A closer look at invasiveness and relatedness: life histories, temperature and establishment success of four congeners
Rehage, Jennifer; Maurer, Eric; Lopez, Laura; Sih, Andy (2020), A closer look at invasiveness and relatedness: life histories, temperature and establishment success of four congeners, Dryad, Dataset, https://doi.org/10.5061/dryad.66t1g1jzn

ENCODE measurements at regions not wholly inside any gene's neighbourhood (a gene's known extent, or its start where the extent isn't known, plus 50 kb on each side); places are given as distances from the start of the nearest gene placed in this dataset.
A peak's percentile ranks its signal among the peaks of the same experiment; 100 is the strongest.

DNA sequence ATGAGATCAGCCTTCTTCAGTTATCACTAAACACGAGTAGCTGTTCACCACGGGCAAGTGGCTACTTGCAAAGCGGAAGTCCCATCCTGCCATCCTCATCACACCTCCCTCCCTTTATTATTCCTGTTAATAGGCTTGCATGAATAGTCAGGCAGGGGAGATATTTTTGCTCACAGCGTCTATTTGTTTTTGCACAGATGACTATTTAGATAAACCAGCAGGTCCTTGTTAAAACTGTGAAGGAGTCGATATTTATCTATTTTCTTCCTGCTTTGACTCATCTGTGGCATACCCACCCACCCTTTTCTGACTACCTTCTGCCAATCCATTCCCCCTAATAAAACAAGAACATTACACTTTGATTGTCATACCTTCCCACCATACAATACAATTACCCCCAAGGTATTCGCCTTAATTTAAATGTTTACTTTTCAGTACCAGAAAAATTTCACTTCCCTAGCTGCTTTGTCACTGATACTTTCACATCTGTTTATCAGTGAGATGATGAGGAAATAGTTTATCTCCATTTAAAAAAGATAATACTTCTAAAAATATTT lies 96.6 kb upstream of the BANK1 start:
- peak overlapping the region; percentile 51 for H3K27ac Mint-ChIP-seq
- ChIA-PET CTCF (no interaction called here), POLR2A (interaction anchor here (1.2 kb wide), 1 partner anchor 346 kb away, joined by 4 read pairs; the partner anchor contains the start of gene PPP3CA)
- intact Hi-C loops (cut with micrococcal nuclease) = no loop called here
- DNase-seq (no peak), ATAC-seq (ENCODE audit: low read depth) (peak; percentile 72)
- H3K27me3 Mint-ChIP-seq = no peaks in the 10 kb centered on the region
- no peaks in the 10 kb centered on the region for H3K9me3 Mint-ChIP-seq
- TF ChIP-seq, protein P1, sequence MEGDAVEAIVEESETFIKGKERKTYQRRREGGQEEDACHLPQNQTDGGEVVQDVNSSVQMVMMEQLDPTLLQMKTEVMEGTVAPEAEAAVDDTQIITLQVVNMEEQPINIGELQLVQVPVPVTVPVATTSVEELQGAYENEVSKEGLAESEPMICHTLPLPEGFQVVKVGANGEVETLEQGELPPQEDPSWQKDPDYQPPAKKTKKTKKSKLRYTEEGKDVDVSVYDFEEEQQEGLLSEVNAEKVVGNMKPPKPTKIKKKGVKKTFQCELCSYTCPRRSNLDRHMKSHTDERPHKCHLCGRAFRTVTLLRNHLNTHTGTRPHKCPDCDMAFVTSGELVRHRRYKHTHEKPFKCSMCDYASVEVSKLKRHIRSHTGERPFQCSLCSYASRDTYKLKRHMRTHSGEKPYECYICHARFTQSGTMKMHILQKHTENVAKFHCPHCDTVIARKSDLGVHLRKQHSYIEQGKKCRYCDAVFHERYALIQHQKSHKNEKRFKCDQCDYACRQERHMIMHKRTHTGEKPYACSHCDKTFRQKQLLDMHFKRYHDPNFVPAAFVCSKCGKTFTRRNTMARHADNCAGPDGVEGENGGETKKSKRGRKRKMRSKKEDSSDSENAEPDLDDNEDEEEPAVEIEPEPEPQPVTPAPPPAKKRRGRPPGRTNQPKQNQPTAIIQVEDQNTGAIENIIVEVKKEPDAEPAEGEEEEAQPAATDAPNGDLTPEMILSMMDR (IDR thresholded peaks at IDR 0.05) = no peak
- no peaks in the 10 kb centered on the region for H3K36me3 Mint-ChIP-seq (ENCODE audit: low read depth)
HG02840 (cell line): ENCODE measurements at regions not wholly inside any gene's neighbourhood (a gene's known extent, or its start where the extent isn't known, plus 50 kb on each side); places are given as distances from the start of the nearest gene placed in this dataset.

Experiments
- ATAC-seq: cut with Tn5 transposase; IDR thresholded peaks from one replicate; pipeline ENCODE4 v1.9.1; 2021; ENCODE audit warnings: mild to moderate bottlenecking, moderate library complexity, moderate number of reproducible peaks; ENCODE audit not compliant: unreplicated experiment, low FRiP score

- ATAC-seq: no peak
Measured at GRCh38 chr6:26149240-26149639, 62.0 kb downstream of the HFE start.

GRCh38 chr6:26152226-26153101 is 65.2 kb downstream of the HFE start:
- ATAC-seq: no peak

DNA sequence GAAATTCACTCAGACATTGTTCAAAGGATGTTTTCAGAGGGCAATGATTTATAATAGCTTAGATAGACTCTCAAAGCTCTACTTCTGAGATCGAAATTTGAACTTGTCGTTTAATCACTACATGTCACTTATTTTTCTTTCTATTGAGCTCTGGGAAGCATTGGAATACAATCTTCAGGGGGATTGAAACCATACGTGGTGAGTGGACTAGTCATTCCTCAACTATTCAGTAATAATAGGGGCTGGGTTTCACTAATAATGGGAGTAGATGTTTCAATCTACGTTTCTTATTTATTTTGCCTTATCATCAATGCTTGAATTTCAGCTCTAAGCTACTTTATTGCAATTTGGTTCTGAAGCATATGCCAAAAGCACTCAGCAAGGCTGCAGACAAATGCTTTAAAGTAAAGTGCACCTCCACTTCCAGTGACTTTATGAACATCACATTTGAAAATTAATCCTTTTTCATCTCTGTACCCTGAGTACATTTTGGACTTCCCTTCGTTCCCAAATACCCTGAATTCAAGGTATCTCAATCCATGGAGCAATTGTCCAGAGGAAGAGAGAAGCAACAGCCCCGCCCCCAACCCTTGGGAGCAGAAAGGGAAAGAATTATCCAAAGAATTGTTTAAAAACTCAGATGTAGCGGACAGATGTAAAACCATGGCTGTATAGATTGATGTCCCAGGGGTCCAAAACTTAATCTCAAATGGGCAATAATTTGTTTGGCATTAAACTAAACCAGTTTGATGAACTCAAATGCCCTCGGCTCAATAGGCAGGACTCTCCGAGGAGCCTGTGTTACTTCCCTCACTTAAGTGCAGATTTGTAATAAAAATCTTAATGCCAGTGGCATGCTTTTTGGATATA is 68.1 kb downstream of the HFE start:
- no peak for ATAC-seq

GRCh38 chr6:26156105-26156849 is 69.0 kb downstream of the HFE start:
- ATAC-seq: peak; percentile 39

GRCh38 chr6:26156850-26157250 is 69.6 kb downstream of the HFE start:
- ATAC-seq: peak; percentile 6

Successful invasive species are often closely related to other invasive species suggesting that shared traits contribute to their invasion success. Alternatively, related species can differ in invasiveness, where some are highly invasive yet congeners seem unable to invade. Here, we compared the traits and establishment abilities of two highly successful invasive species, Gambusia affinis and G. holbrooki to those of two close relatives, G. geiseri and G. hispaniolae. Using laboratory experiments, we compared low temperature tolerances and life histories of the four species. In a semi-natural mesocosm experiment, we simulated the invasion of standardized, simple pond communities and examined the effects of these traits on each species’ ability to become established. The invasive species, G. affinis and G. holbrooki, were more tolerant of low temperature stress, had greater fecundities, higher growth rates, and reached maturity sooner than G. geiseri and G. hispaniolae. In mesocosms, the invasive Gambusia exhibited higher intrinsic growth rates and carrying capacities and thus achieved and maintained larger populations than the two congeners. Only G. affinis and G. holbrooki successfully established long-term populations in these experimental communities. G. geiseri and G. hispaniolae failed to establish as a result of 100 % overwintering mortality. These results support the notion that the ability of invaders to cope with the abiotic conditions of target communities has a major effect on whether establishment occurs, while life histories play an important secondary role. Our results showed that invasiveness is likely not a trait of the entire genus Gambusia.